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Improving Access to Justice for Immigrant Children and Immigrant Victims: The Courts' Role - Part 4: Detained Immigrant Children and Parents: What Courts Want to Know? What Role Can Courts Play?
Provided by: the National Council of Juvenile and Family Court Judges & American University Washington College of Law, National Immigrant Women's Advocacy Project
 
Date: July 10, 2019
 
Time: 3:00 am ChST

Presenters will provide an overview of the protections available under federal immigration laws, federal and state public benefits law and state family laws for immigrant children who become victims of child abuse, child neglect, sexual assault, dating violence, stalking, or human trafficking. The webinar will also address protections available for non-abusive immigrant parents of child victims.
 
 
Nuisance Ordinances: How They Work, Who They Harm, and How to Fight Them
Provided by: Battered Women’s Justice Project
 
Date: Wednesday, July 10, 2019
 
Time: 5:00 am – 8:15 am ChST
 
Content: Nuisance ordinances – which impose civil and criminal penalties on residents for seeking police or emergency medical assistance – purport to discourage crime and promote safety and quality of life within communities. However, recent advocacy and research have revealed that these laws and policies have the opposite effect. These policies discourage residents from reporting and seeking emergency assistance for crimes, including incidents of domestic violence, and compromise the safety of survivors. Nuisance ordinances also have been used in targeted enforcement efforts against communities of color. This webinar provides an overview of how nuisance ordinances jeopardize housing for survivors of gender-based violence, as well as provide tools to combat these harmful laws.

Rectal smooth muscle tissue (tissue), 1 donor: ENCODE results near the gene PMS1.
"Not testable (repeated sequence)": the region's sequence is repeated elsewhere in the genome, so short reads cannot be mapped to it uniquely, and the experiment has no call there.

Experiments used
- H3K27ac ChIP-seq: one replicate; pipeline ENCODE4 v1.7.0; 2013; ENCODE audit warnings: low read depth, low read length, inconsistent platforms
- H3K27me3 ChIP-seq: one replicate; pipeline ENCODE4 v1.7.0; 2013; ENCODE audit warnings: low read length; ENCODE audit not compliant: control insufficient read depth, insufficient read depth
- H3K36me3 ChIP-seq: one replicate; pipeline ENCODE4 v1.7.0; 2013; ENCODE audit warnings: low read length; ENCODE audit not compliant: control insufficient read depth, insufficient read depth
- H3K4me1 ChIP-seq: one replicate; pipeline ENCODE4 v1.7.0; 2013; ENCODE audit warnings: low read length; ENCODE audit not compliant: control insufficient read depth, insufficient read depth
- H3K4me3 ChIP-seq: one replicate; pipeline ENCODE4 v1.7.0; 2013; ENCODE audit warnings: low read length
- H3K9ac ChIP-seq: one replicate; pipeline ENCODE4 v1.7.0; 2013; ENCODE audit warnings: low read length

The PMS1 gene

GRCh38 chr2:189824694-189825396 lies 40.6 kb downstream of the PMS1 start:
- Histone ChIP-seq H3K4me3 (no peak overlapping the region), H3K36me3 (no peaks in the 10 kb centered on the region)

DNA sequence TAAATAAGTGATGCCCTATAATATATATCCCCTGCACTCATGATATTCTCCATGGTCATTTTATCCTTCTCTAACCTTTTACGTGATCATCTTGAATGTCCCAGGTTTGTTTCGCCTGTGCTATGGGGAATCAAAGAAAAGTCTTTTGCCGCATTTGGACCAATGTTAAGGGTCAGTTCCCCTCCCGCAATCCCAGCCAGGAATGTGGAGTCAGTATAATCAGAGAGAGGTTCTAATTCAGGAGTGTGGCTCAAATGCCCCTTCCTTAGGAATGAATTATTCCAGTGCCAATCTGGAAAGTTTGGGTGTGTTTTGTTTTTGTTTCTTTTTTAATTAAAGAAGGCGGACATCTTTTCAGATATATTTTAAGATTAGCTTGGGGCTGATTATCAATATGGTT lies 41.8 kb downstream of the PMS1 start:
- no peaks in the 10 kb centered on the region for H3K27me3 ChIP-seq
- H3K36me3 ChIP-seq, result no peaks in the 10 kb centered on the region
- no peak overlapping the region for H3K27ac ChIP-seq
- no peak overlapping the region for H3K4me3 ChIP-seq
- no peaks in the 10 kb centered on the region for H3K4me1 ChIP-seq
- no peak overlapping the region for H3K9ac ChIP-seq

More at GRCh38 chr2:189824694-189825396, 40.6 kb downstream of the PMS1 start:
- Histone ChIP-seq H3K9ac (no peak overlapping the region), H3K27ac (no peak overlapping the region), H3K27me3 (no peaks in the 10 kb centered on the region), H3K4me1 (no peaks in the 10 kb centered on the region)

Presenters: Sandra Park, Senior Staff Attorney, American Civil Liberties Union (ACLU) Women’s Rights Project and Linda Morris, Skadden Fellow, ACLU Women’s Rights Project.
 
 
Let’s Talk Runaway Prevention: Stories from the Field
Provided by: National Runaway Safeline

Date: Thursday, July 11, 2019

Time: 6:00 am ChST

Learn about the importance of prevention and ways you can collaborate with the National Runaway Safeline. We will explore best practices on using our free Let's Talk: Runaway Prevention Curriculum to help your youth build resiliency. You will also hear from panelists who use Let's Talk, their success stories and how they implemented the curriculum within their programming.

Click here to register
 
 
 
 
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An Introduction to Rape and Sexual Assault
Provided by: American Samoa Alliance against Domestic & Sexual Violence

Date: July 15, 2019

Time: 7:00 am ChST

Click here to register
 
Best Practices of Law Enforcement in Working With LGBTQ Victims
Provided by: VERA Center on Victimization and Safety
 
Date: July 16, 2019
 
Time: 4:00 am – 5:30 am ChST

Many studies have shown that having law enforcement serve as the "front door" of victim services has a chilling effect on LGBTQ victims, who often refuse to have voluntary contact with police. This webinar will highlight some of the most effective and replicable law enforcement practices being implemented across the country to improve law enforcement/LGBTQ community relations. [Law enforcement and allied professionals are the target audience for this virtual training.] 
 
 
A Rural Perspective: Serving Survivors of Domestic or Sexual Violence with Disability in Rural Communities
Provided by: the VERA Center on Victimization and Safety
 
Date: July 17, 2019
 
Time: 4:00 am – 5:00 am ChST